Interest money

On The Money – Inflation is losing ground to other medium-term issues

Voters still see inflation as the main medium-term problem, but other issues are growing. We’ll also look at agricultural industry concerns about a possible railroad strike, liberal pushes for marijuana reform, and additional billions in US military aid.

But first, read about five defining moments from Queen Elizabeth II’s reign.

welcome to money, your nightly guide to everything related to your bills, bank account, and bottom line. For The Hill, we are Sylvan Lane, Aris Folley and Karl Evers-Hillstrom. Subscribe here.

Fewer Americans cite inflation as major problem: survey

Fewer Americans said inflation was their biggest problem ahead of November’s midterm elections than in recent months, according to a new poll released Thursday.

Thirty percent of respondents in the NPR-PBS Newshour-Marist poll listed inflation as their top issue in the upcoming election, up from 37% in July.

  • The change comes after inflation slowed in July and gasoline prices fell from their all-time high in June.
  • Yet inflation remains the issue most frequently cited as “the most important,” ahead of abortion and health care, according to the poll.
  • In another Gallup poll this week, 56% of Americans said inflation caused moderate or severe financial hardship.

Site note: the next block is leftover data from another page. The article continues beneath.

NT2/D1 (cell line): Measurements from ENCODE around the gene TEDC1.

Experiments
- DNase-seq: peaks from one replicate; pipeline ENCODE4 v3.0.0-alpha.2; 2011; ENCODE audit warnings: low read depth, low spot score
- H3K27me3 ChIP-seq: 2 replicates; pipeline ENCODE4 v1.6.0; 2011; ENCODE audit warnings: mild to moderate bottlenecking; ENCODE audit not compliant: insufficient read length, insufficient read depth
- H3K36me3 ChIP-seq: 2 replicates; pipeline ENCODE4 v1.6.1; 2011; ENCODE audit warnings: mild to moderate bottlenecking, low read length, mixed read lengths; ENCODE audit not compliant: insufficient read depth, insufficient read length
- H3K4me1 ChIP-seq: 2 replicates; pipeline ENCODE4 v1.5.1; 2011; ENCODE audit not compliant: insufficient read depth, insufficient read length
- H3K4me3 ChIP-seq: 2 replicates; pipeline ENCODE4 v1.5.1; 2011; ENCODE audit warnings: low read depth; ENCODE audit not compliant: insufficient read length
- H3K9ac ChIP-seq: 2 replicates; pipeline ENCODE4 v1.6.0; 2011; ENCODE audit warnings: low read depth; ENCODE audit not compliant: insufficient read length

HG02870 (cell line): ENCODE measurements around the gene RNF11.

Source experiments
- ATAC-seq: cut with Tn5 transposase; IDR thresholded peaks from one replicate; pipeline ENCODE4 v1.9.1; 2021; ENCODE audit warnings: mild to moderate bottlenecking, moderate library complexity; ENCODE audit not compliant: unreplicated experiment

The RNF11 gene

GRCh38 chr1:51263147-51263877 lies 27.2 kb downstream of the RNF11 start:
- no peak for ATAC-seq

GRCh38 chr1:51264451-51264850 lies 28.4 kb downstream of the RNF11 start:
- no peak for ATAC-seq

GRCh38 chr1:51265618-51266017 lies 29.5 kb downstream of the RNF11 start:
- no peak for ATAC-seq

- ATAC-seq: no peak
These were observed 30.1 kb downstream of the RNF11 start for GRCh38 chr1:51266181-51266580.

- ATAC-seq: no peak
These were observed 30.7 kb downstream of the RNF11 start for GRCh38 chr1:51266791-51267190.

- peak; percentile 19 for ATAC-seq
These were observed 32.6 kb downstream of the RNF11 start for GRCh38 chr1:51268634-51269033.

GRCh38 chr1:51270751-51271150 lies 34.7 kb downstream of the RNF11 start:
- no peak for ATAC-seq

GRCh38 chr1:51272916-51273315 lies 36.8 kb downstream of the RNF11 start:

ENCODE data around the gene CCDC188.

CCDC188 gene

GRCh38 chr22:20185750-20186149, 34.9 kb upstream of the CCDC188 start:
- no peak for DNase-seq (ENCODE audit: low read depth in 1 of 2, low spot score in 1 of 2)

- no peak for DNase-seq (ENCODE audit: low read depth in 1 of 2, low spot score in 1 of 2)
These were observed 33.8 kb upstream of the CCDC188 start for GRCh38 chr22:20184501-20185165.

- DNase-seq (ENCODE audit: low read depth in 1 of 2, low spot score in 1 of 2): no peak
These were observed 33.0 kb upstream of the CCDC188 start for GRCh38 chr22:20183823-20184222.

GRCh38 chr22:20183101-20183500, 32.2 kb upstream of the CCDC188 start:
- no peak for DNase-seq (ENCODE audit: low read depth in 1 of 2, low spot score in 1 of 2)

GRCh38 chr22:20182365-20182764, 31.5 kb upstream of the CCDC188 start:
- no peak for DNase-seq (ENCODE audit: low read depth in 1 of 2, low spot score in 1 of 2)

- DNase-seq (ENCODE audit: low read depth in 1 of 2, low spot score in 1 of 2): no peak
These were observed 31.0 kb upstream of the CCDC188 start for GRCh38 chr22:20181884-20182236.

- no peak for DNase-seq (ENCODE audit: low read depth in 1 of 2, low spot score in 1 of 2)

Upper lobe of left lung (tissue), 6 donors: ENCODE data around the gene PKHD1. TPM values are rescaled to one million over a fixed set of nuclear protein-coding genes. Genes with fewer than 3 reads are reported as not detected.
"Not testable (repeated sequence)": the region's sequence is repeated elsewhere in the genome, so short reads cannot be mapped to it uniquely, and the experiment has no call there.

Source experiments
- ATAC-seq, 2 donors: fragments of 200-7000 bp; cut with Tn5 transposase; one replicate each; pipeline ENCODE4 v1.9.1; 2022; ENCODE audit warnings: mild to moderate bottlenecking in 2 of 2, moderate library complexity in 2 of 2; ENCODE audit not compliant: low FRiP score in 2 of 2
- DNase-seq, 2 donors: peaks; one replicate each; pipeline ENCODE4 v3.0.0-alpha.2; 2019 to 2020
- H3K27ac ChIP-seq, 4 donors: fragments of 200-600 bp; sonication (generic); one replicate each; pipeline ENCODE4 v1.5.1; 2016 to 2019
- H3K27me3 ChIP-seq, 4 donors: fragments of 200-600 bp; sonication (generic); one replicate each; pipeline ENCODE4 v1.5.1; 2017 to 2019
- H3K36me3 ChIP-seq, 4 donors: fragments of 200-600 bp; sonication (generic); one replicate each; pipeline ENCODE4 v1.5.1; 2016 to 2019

New numbers on the way: All eyes are on Tuesday’s Consumer Price Index report, which will show whether inflation continued to subside in August.

The Hill’s Julia Shapero has more on the NPR poll here.


Farm groups urge Congress to prevent ‘devastating’ rail strike

More than 30 leading farm groups on Thursday urged lawmakers to avoid a railroad strike that would halt food shipments and could cripple the U.S. economy.

In a letter to key lawmakers, farm groups warned that farmers rely on rail freight to move their goods and that any kind of shutdown would likely result in the loss of food supplies, driving up prices and exacerbating risk famine in the world.

“A rail freight shutdown would significantly worsen inflation, especially for those who can least afford it,” they wrote.

  • About 115,000 railway workers could go on strike as early as September 16 if they cannot reach a contractual agreement with the railways.
  • It would disrupt a host of industries that depend on freight to ship their products, including grain, fertilizer, steel, plastics and coal.

Karl has more here.


Pressure mounts for Biden to tackle marijuana decriminalization

Democrats are beginning to press President Biden to undertake marijuana reform as Congress struggles to find a way forward on decriminalization and the party considers what is possible before the mid- warrants.

The Liberals have gained momentum just two months from the November election with back-to-back victories on key elements of Biden’s agenda, from student loans to health care and tax reform.

  • On the campaign trail, some Democratic candidates are becoming increasingly vocal on the issue, seeking to rekindle what they see as not only a moral imperative but a smart political move to maintain their majority.